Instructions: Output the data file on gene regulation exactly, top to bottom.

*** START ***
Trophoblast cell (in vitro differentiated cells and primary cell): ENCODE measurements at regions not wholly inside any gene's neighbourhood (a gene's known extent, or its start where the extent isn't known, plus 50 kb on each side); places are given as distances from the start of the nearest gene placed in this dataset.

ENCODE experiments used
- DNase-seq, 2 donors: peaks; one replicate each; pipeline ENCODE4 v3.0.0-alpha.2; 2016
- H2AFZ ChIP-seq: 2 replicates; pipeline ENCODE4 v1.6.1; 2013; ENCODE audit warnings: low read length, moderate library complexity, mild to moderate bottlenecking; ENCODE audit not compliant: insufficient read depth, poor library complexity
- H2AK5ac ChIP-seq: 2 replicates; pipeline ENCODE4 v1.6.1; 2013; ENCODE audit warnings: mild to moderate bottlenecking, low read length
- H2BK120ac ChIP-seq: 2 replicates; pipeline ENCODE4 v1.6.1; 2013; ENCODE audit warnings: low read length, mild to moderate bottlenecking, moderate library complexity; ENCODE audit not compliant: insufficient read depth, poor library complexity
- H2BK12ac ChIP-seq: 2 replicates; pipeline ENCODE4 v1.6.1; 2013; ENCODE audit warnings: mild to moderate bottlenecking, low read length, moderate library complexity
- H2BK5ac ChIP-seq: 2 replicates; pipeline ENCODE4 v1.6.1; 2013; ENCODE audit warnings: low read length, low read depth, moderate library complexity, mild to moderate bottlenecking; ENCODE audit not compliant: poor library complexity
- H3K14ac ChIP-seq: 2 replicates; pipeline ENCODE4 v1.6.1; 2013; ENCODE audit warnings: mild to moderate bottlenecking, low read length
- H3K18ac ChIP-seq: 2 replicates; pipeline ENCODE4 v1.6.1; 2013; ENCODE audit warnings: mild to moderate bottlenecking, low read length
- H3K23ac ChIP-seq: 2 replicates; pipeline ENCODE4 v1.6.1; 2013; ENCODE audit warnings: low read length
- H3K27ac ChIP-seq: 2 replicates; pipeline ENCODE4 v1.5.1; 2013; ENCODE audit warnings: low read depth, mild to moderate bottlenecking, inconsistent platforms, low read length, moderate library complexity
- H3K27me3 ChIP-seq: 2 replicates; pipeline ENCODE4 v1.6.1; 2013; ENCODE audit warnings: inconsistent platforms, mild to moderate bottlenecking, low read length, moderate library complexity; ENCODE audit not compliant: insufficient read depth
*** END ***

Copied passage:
Trophoblast cell (in vitro differentiated cells and primary cell): ENCODE measurements at regions not wholly inside any gene's neighbourhood (a gene's known extent, or its start where the extent isn't known, plus 50 kb on each side); places are given as distances from the start of the nearest gene placed in this dataset.

ENCODE experiments used
- DNase-seq, 2 donors: peaks; one replicate each; pipeline ENCODE4 v3.0.0-alpha.2; 2016
- H2AFZ ChIP-seq: 2 replicates; pipeline ENCODE4 v1.6.1; 2013; ENCODE audit warnings: low read length, moderate library complexity, mild to moderate bottlenecking; ENCODE audit not compliant: insufficient read depth, poor library complexity
- H2AK5ac ChIP-seq: 2 replicates; pipeline ENCODE4 v1.6.1; 2013; ENCODE audit warnings: mild to moderate bottlenecking, low read length
- H2BK120ac ChIP-seq: 2 replicates; pipeline ENCODE4 v1.6.1; 2013; ENCODE audit warnings: low read length, mild to moderate bottlenecking, moderate library complexity; ENCODE audit not compliant: insufficient read depth, poor library complexity
- H2BK12ac ChIP-seq: 2 replicates; pipeline ENCODE4 v1.6.1; 2013; ENCODE audit warnings: mild to moderate bottlenecking, low read length, moderate library complexity
- H2BK5ac ChIP-seq: 2 replicates; pipeline ENCODE4 v1.6.1; 2013; ENCODE audit warnings: low read length, low read depth, moderate library complexity, mild to moderate bottlenecking; ENCODE audit not compliant: poor library complexity
- H3K14ac ChIP-seq: 2 replicates; pipeline ENCODE4 v1.6.1; 2013; ENCODE audit warnings: mild to moderate bottlenecking, low read length
- H3K18ac ChIP-seq: 2 replicates; pipeline ENCODE4 v1.6.1; 2013; ENCODE audit warnings: mild to moderate bottlenecking, low read length
- H3K23ac ChIP-seq: 2 replicates; pipeline ENCODE4 v1.6.1; 2013; ENCODE audit warnings: low read length
- H3K27ac ChIP-seq: 2 replicates; pipeline ENCODE4 v1.5.1; 2013; ENCODE audit warnings: low read depth, mild to moderate bottlenecking, inconsistent platforms, low read length, moderate library complexity
- H3K27me3 ChIP-seq: 2 replicates; pipeline ENCODE4 v1.6.1; 2013; ENCODE audit warnings: inconsistent platforms, mild to moderate bottlenecking, low read length, moderate library complexity; ENCODE audit not compliant: insufficient read depth